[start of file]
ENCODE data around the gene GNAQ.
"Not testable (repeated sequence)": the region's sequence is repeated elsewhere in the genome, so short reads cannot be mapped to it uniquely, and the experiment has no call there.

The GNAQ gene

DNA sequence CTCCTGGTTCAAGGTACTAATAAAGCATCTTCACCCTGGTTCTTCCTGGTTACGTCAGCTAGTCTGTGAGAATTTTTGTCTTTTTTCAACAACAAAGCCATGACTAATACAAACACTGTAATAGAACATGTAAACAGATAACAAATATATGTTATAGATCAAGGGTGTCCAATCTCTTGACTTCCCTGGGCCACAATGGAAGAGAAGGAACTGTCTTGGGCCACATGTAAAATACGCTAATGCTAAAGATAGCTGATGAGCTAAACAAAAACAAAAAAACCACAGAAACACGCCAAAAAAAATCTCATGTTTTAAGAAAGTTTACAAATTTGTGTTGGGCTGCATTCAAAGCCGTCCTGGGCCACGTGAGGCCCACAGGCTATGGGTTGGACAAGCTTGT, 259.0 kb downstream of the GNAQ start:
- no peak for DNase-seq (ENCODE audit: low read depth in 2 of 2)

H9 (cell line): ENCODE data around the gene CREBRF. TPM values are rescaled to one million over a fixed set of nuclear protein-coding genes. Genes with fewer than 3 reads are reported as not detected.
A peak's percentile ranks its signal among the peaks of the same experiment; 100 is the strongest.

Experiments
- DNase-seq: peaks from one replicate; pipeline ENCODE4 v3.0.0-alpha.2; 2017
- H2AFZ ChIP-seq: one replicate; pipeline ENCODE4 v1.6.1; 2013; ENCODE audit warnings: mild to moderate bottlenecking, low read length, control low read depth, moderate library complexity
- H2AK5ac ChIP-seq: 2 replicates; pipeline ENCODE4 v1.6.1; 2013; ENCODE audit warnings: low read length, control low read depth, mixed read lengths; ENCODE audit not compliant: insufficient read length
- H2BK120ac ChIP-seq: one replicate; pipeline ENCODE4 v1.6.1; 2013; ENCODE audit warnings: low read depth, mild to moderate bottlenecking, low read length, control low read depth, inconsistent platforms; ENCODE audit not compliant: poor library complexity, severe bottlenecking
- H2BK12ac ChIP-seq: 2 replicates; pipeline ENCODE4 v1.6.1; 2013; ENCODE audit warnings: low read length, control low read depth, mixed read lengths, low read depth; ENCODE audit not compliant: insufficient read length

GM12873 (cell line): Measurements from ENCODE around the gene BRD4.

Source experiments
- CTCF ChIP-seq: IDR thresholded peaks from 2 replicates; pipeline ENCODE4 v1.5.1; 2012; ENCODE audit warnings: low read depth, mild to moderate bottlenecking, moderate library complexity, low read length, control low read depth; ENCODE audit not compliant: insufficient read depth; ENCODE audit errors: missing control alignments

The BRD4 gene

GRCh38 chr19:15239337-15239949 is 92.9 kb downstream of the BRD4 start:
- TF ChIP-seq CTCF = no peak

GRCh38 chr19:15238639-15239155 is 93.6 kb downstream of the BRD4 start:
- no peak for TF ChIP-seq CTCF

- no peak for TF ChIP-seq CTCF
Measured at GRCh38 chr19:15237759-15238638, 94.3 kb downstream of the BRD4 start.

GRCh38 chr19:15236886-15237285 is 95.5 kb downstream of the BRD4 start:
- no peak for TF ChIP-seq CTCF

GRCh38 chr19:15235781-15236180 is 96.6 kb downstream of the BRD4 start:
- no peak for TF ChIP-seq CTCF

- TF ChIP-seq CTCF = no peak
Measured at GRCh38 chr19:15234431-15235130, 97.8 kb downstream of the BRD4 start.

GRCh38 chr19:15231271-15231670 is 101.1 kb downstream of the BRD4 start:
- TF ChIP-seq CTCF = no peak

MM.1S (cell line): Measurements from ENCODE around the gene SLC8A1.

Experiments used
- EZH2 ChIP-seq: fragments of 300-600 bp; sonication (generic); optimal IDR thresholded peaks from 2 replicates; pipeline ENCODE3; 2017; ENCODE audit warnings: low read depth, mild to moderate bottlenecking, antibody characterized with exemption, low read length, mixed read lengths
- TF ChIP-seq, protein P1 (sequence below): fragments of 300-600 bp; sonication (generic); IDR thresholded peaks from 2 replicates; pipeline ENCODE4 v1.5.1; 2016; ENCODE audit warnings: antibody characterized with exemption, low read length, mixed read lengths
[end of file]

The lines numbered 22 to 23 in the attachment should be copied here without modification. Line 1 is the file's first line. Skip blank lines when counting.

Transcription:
- no peak for TF ChIP-seq CTCF
Measured at GRCh38 chr19:15237759-15238638, 94.3 kb downstream of the BRD4 start.